Four of each seven in a cohort will be manufacturing-based startups, with the remaining three being software companies. The common theme, water management, will focus on one of the world’s most urgent problems; the methodology will craft a significant boost to the local economy. Manufacturing companies will receive $160,000 in capital, while software companies will receive a $100,000 investment; half of each company’s haul must be spent with Hudson Valley manufacturers and service providers.

The Hudson Valley Current’s Role

“Water came up ahead of climate change in a Gallup poll about people’s primary environmental concerns,” says DiMarco, “and here in the Hudson Valley we are very well positioned to move solutions forward. We have 200 years of experience as the watershed for the New York metro area. We also have more people with PhDs per capita than anywhere else. So there’s a great native concentration of organizations and people.”

Beyond that, we have a local currency—and the GCSEN Foundation envisions the Hudson Valley Current as an aqueduct, so to speak, that will help keep the local investments local in perpetuity. “What we want to do,” DiMarco says, “is distribute the portion of the investment capital that is required to be spent locally half in cash and half in Currents. That will mean a really significant infusion of new money that will stay in the Hudson Valley forever, and it will open up new business-to-business capacity for the Current, which is not something that has been emphasized in the currency’s initial rollout.”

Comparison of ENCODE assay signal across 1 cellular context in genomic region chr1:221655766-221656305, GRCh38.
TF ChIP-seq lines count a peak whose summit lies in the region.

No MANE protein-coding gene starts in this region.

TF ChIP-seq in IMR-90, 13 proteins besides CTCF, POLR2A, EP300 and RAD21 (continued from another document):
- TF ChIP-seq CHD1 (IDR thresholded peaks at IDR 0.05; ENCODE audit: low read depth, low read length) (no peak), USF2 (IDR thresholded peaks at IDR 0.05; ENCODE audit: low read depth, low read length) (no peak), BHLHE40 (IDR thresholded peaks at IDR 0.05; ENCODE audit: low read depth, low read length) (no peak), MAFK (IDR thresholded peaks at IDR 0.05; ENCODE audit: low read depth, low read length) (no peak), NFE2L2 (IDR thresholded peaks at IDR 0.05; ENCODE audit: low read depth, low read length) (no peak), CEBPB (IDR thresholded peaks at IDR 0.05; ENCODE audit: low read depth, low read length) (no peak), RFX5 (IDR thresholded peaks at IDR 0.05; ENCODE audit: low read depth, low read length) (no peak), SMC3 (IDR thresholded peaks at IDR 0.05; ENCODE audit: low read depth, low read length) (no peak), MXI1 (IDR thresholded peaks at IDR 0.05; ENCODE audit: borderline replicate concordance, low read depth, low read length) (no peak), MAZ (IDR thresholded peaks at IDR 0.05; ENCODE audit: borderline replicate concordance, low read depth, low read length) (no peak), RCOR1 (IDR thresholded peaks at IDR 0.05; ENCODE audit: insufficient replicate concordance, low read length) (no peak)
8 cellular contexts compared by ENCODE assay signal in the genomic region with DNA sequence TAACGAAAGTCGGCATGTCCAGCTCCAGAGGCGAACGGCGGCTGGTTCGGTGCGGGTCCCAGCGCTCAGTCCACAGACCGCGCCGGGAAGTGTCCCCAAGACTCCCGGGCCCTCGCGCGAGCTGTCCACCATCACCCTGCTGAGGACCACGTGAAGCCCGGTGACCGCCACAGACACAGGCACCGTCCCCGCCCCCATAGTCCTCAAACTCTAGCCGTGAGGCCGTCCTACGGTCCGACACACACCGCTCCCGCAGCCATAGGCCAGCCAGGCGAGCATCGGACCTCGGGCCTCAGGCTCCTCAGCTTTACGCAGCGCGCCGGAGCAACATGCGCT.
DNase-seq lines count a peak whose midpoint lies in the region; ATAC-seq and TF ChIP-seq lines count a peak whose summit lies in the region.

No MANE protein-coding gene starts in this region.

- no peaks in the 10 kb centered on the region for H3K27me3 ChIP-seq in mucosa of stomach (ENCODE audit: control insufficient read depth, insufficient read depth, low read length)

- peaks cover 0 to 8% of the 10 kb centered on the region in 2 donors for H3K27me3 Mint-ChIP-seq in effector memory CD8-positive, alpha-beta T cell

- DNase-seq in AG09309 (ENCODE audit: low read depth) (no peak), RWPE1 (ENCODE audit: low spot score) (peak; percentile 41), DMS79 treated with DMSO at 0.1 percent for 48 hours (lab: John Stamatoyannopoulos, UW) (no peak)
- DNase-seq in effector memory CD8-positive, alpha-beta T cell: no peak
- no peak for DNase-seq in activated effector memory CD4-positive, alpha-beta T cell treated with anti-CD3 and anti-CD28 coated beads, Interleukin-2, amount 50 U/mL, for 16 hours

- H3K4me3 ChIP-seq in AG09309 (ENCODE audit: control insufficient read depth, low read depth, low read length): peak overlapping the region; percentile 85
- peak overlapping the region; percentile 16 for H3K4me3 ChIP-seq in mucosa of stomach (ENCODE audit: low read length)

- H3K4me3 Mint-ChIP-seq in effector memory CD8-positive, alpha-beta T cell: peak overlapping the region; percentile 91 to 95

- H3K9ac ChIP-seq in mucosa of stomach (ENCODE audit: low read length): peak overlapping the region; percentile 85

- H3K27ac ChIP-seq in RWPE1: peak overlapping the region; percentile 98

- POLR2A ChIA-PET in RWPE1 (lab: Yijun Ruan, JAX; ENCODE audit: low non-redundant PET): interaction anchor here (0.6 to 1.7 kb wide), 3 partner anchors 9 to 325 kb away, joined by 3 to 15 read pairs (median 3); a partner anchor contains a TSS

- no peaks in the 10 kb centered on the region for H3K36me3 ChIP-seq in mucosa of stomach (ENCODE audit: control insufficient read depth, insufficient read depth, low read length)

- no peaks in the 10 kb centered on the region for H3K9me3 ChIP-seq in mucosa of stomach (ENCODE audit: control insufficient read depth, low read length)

VentureFest: It’s on!

It may not make the same kind of headlines as a music festival or high-end crafts fair, but for those in the industrial and innovation side of our regional ecosystem, it’s big, good news that VentureFest is back. Started in 2019, the gathering at SUNY New Paltz had to go virtual in 2020 amid the pandemic, but this year it’s happening live—and, DiMarco says, this iteration will be the best yet.

Happening this year on Wednesday October 13, Venture Fest Fall 2021 is “designed to bring together the broad Hudson Valley entrepreneur ecosystem including entrepreneurs (high-growth startups and growth-oriented small businesses), investors, services providers and educators,” according to the description on the SUNY New Paltz web page. There will be tracks tailored to the concerns of entrepreneurs, investors and service providers, with speakers, panel discussions, and “speed dating” sessions for networking.

“We have a wonderful keynote speaker, Michael Shuman, who’ll be talking about how to invest locally and his latest book, Put Your Money Where Your Life Is: How to Invest Locally Using Self-Directed IRAs and Solo 401(K)s,” says DiMarco. “The whole day is a great opportunity for everyone in our manufacturing and service ecosystem to get together, network and learn from each other, meet investors and mentors, find services they may not have realized existed.”

A “PitchFest” in the afternoon invites women and/or minority-owned entrepreneurial companies to make presentations to the gathering. After that, it’s party time; an Oktoberfest full of food, drink, music, and networking opportunities—and of course, the fare will showcase local makers. Who—whether you’re talking sausages or signage—are simply some of the finest in the world.